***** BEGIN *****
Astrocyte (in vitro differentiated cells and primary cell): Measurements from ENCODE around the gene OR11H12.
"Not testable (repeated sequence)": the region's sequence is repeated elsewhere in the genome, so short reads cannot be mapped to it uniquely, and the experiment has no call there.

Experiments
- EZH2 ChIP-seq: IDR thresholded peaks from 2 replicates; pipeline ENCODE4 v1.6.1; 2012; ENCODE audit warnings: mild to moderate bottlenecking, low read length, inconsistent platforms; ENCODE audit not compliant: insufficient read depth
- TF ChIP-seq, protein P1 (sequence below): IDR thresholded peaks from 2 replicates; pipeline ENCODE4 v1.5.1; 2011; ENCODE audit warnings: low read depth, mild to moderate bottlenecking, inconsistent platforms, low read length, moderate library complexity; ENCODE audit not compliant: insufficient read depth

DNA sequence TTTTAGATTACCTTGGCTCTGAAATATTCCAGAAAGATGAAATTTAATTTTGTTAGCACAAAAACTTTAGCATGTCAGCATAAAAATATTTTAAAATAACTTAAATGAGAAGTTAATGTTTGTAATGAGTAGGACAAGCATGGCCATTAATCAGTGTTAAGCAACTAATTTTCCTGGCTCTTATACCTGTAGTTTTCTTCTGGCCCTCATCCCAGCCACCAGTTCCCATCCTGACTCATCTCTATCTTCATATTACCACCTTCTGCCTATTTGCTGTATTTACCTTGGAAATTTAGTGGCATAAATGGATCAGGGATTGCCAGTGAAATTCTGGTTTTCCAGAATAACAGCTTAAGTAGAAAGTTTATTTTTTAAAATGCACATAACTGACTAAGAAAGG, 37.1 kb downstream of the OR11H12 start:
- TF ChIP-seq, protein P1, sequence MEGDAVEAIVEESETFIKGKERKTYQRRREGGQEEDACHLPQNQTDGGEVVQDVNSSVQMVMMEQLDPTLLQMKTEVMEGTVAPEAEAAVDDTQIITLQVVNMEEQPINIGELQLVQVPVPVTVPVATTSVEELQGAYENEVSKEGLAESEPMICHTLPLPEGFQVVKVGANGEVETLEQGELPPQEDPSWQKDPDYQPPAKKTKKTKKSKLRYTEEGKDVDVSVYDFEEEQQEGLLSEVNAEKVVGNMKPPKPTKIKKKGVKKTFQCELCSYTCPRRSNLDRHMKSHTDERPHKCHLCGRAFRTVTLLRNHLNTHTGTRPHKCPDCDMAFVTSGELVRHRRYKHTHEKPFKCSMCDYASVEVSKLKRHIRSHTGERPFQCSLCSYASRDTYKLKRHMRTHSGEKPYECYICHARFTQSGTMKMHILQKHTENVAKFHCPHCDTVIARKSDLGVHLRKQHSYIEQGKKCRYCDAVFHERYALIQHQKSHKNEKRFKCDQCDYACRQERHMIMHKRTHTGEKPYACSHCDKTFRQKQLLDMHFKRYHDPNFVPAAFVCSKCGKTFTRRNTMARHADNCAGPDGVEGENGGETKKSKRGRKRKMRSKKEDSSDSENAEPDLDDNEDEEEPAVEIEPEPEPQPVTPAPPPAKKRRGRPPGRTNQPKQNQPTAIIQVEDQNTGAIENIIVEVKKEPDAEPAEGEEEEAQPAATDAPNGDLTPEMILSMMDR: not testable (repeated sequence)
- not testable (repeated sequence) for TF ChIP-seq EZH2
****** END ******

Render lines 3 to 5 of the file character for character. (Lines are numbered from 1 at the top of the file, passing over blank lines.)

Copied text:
Experiments
- EZH2 ChIP-seq: IDR thresholded peaks from 2 replicates; pipeline ENCODE4 v1.6.1; 2012; ENCODE audit warnings: mild to moderate bottlenecking, low read length, inconsistent platforms; ENCODE audit not compliant: insufficient read depth
- TF ChIP-seq, protein P1 (sequence below): IDR thresholded peaks from 2 replicates; pipeline ENCODE4 v1.5.1; 2011; ENCODE audit warnings: low read depth, mild to moderate bottlenecking, inconsistent platforms, low read length, moderate library complexity; ENCODE audit not compliant: insufficient read depth